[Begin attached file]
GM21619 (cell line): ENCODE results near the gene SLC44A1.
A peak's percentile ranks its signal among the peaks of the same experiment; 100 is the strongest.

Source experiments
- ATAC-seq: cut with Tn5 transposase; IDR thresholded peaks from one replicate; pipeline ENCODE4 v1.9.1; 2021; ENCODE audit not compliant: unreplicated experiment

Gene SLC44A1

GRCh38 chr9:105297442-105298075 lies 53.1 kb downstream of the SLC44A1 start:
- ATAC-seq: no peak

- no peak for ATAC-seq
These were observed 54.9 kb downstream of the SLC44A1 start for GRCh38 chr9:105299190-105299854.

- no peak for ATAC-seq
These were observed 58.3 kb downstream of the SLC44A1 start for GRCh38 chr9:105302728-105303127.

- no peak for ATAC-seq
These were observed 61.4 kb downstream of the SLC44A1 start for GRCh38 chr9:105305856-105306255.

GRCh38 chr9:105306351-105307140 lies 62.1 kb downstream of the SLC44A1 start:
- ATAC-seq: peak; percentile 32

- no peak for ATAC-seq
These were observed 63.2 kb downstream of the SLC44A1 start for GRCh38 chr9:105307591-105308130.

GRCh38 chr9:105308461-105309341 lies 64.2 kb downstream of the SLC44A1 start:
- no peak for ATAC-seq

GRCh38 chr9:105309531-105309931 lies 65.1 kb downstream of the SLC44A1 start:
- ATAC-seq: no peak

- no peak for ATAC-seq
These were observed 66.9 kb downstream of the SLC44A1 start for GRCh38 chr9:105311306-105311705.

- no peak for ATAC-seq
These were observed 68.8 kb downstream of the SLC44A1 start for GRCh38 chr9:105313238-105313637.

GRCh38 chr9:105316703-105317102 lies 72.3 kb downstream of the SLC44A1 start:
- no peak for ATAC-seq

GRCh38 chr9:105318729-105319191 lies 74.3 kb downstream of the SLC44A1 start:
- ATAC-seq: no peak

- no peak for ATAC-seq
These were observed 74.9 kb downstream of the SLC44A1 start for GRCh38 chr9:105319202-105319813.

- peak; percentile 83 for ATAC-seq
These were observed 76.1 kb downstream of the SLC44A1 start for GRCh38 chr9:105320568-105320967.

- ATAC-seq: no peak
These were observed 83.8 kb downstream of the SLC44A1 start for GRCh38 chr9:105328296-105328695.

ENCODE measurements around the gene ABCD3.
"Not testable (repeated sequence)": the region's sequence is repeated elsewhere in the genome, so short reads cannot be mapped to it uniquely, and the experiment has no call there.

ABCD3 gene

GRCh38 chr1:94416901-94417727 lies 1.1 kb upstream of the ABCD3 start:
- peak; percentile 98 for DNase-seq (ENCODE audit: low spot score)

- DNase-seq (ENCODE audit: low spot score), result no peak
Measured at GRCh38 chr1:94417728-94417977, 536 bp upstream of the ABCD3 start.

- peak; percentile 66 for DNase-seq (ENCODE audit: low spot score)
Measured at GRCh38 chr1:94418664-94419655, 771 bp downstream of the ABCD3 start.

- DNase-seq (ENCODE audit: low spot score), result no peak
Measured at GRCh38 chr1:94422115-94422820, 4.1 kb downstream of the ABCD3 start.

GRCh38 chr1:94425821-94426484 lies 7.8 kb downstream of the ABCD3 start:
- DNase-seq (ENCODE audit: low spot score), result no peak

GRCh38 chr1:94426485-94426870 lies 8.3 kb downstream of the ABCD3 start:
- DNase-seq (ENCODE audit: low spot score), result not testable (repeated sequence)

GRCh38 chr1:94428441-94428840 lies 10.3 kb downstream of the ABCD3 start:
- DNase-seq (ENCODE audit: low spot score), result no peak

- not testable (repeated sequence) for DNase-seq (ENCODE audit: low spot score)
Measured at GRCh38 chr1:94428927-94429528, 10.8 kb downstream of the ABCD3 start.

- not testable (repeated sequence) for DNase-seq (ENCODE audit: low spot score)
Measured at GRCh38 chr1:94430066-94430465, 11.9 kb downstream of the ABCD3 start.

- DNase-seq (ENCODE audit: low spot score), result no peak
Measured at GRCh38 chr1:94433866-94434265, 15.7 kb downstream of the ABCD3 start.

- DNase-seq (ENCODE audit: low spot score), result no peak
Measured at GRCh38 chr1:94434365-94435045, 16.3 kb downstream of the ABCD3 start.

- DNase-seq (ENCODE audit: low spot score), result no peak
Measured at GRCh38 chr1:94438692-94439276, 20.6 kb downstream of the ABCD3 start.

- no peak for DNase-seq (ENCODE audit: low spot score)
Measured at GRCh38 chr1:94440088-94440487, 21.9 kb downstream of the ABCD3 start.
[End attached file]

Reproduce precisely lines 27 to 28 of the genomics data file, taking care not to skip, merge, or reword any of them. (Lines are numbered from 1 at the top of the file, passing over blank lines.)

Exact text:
- no peak for ATAC-seq

GRCh38 chr9:105318729-105319191 lies 74.3 kb downstream of the SLC44A1 start: